An intense and thoughtful thriller."Kate Furnivall, author of The Girl from Junchow"
Superb.... Ferraris is one of the most important new voices in crime fiction."Michael Koryta, author of So Cold the River"
Lifts the veil on Saudi Arabia.... Ferraris weaves an engrossing, taut tale."Cara Black, author of Murder in the Latin Quarter"
A fascinating, insightful, and remarkably balanced look inside a society unfamiliar to most readers."Jenny White, author of The Winter Thief"
Exhilarating. Ferraris masterfully captures the nuances of the Saudi culture and its women, while brilliantly exposing the conflict between tradition and desire."Mahbod Seraji, author of Rooftops of Tehran"
A marvelous book. Ferraris demonstrates the instinctive authority of both an elegant stylist and a born storyteller."David Corbett, author of Do They Know I'm Running?"
Taut and intelligent, set against a troubling backdrop of brutality, oppression and searing desert heat."Anne Zouroudi, author of The Messenger of Athens
PRAISE FOR FINDING NOUF:"
Ferraris shows how the clash of tradition and desire, especially for women, is fraught with danger both hidden and overt... She open[s] Saudi Arabia for mystery fans to reveal the true minds and hearts of its denizens."Los Angeles Times"
Remarkable...Its mystery takes place within a culture that has itself largely been under wraps...It's the individual journeys of Nayir and Katya, who abide by their society's strictures even as they are frustrated by them, that elevate Finding Nouf to a larger human drama."Entertainment Weekly
Read an Excerpt
City of Veils A Novel
By Ferraris, Zoë
Little, Brown and Company Copyright © 2010 Ferraris, Zoë
All right reserved.
The woman’s body was lying on the beach. “Eve’s tomb,” he would later come to think of it, not the actual tomb in Jeddah that was flattened in 1928, to squash out any cults attached to her name, nor the same one that was bulldozed again in 1975, to confirm the point. This more fanciful tomb was a plain, narrow strip of beach north of Jeddah.
That afternoon, Abu-Yussuf carried his fishing gear down the gentle slope to the sand. He was a seasoned fisherman who preferred the activity for its sport rather than its practical value, but a series of layoffs at the desalination plant had forced him to take up fishing to feed his family. Sixty-two and blessed with his mother’s skin, he had withstood a lifetime of exposure to the sun and looked as radiant as a man in his forties. He hit the edge of the shore, the hard-packed sand, with an expansive feeling of pleasure; there were certainly worse ways to feed a family. He looked up the beach and there she was. The woman he would later think of as Eve.
He set his tackle box on the sand and approached carefully in case she was sleeping, in case she sat up and wiped her eyes and mistook him for a djinn. She was lying on her side, her dark hair splayed around her head like the tentacles of a dangerous anemone. The seaweed on her cloak looked at first like some sort of horrible growth. One arm was tucked beneath the body; the other one was bare, and it rested on the sand in a pleading way, as a sleeper might clutch a pillow during a bad dream. The hand was mutilated; it looked to be burned. There were numerous cuts on the forearm. Her bottom half was naked, the black cloak pushed up above her waist, the jeans she was wearing tangled around her feet like chains. His attention turned to the half of her face that wasn’t buried in sand. Whole sections of her cheeks and lips were missing. What remained of the skin was swollen and red, and there were horrible cuts across her forehead. One eye was open, vacant, dead.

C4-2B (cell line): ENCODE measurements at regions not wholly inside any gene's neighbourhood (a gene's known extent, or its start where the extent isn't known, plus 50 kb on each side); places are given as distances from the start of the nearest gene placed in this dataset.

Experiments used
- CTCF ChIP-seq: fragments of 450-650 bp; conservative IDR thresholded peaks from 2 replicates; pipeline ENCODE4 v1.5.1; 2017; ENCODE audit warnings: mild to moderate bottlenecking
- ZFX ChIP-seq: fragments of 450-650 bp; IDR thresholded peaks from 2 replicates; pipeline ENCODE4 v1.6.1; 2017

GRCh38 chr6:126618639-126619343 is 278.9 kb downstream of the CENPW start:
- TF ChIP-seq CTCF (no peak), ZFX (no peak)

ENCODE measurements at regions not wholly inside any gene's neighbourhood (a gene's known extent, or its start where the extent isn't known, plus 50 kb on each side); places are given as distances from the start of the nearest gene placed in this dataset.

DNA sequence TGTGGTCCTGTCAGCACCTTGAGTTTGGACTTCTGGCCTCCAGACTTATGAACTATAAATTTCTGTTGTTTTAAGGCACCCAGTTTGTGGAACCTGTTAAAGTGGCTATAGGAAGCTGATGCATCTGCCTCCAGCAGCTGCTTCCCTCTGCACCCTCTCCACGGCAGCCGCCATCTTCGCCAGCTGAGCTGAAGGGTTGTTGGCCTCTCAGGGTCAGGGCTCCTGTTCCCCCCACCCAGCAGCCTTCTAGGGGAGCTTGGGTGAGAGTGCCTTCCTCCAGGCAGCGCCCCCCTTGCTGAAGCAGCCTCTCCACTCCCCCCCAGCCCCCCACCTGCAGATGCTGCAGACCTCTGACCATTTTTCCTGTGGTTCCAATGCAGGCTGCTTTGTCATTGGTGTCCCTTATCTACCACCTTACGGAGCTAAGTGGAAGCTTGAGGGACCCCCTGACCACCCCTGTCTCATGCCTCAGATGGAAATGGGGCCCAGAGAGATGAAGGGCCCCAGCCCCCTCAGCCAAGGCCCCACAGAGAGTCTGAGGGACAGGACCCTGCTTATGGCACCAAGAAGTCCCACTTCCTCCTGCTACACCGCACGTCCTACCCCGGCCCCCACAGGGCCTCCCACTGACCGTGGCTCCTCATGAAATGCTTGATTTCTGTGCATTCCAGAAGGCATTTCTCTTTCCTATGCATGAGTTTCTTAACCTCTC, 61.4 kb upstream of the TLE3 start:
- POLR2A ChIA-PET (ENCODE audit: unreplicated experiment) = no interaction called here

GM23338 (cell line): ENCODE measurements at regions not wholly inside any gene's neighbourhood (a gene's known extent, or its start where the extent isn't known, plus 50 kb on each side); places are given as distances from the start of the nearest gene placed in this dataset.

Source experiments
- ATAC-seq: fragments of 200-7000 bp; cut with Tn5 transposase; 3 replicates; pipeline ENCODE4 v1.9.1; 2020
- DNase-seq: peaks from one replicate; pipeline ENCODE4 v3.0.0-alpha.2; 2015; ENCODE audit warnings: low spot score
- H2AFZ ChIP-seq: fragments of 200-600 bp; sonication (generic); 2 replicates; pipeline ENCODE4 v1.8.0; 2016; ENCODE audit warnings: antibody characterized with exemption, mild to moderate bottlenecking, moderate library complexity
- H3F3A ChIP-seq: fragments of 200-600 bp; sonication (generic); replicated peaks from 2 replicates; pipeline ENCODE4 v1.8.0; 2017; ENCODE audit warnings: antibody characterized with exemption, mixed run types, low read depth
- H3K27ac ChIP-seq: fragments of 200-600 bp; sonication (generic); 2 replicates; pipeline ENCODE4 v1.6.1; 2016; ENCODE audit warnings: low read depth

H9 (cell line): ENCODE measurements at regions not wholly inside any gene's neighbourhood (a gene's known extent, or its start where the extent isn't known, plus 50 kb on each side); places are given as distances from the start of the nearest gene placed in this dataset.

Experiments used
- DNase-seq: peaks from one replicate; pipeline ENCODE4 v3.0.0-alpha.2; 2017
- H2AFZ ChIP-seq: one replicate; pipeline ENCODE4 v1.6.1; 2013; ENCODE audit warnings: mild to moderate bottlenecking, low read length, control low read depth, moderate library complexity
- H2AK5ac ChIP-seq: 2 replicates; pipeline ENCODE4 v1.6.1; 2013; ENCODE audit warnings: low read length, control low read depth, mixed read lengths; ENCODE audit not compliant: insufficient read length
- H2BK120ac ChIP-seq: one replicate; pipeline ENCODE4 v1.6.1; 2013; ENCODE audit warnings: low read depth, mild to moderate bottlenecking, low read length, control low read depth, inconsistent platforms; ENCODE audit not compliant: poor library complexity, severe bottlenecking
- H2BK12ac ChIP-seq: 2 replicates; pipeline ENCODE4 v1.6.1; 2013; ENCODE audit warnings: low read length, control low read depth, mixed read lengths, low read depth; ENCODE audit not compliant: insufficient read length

“Bism’allah, ar-rahman, ar-rahim,” he began to whisper. The prayer spooled from his mouth as he stared dumbfounded and horrified. He knew he shouldn’t look, he shouldn’t want that sort of image knocking around in his memory, but it took an effort to turn away. Her left leg was half buried in the sand, but now that he was closer, he saw that the right one was cut around the thigh, the slashes bulbous and curved like tamarinds. The rest of the skin was unnaturally pale and bloated. He knew better than to touch the body, but he had the impulse to lay something over the exposed half of her, to give her a last bit of dignity.
He had to go back up to the street to get a good cellular signal. The police came, then a coroner and a forensics team. Abu-Yussuf waited, still clutching his fishing rod, the tackle box planted firmly by his feet. The young officer who first arrived on the scene treated him with affection and called him “uncle.” Would you like a drink, uncle? A chair? I can bring a chair. They interviewed him politely. Yes, uncle, that’s important. Thank you. The whole time, he kept the woman in his line of sight. Out of politeness, he didn’t stare.
While the forensics team worked, Abu-Yussuf began to feel crushingly tired. He sensed that shutting his eyes would lead to a dangerous sleep, so he let his eyes drift out to sea, let his thoughts drift further. Eve. Her real tomb was in the city. It had always seemed strange that she was buried in Jeddah, and that Adam was buried in Mecca. Had they had a falling-out after they were exiled from the Garden of Eden? Or had Adam, like so many men today, simply died first, giving Eve time to wander? His grandmother, rest her soul, once told him that Eve had been 180 meters tall. His grandmother had seen Eve’s grave as a girl, before the king’s viceroy had demolished the site. It had been longer than her father’s entire camel caravan.
One of the forensics men bent over the body. Abu-Yussuf snapped out of his reverie and caught a last glimpse of the girl’s bare arm. Allah receive her. He leaned over and picked up his tackle box, felt a rush of nausea. Swallowing hard, he looked up to the street and began to walk with an energy he didn’t really have. Uncle, can I assist? This was another officer, taller than the first, with a face like a marble sculpture, all smooth angles and stone. The officer didn’t give him time to protest. He took Abu-Yussuf’s arm and they walked up together, taking one slow step at a time. The going became easier when he imagined Eve, a gargantuan woman stomping across cities as if they were doormats. She could have taken this beach with one leap. Pity it was only the modern woman who had been rendered so small and frail.
Excerpted from City of Veils by Ferraris, Zoë Copyright © 2010 by Ferraris, Zoë. Excerpted by permission.